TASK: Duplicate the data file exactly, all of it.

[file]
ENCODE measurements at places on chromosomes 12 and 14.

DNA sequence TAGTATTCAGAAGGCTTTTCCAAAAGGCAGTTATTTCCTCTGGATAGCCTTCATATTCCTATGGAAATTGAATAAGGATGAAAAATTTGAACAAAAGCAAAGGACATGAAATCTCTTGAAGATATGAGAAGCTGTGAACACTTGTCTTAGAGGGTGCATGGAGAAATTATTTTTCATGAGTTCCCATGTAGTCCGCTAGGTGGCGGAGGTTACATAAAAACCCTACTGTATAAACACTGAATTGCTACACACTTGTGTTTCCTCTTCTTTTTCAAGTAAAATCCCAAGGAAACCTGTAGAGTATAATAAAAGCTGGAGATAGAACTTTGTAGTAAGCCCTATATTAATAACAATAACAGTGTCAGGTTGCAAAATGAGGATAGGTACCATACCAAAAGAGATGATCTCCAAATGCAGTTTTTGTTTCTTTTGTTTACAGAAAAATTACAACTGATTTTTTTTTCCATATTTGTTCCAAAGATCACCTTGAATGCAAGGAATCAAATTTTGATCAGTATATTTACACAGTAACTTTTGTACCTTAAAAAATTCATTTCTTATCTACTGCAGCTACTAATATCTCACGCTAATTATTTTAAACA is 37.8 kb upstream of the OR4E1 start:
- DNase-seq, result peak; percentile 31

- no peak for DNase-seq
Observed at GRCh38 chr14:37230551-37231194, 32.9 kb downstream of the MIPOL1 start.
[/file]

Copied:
ENCODE measurements at places on chromosomes 12 and 14.

DNA sequence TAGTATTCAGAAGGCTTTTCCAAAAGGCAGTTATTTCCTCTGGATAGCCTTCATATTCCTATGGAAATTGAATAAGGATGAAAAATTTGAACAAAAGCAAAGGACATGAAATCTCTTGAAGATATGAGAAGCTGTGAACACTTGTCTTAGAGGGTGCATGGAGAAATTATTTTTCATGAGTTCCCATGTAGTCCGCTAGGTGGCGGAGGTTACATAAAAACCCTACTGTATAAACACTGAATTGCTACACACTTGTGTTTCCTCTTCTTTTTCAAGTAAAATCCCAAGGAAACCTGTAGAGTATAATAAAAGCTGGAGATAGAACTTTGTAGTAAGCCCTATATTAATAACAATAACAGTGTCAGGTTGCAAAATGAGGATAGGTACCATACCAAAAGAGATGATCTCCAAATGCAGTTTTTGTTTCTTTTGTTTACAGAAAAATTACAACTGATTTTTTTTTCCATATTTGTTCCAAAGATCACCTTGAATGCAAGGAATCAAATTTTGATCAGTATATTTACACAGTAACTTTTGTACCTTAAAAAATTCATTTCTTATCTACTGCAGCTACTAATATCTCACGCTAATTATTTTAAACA is 37.8 kb upstream of the OR4E1 start:
- DNase-seq, result peak; percentile 31

- no peak for DNase-seq
Observed at GRCh38 chr14:37230551-37231194, 32.9 kb downstream of the MIPOL1 start.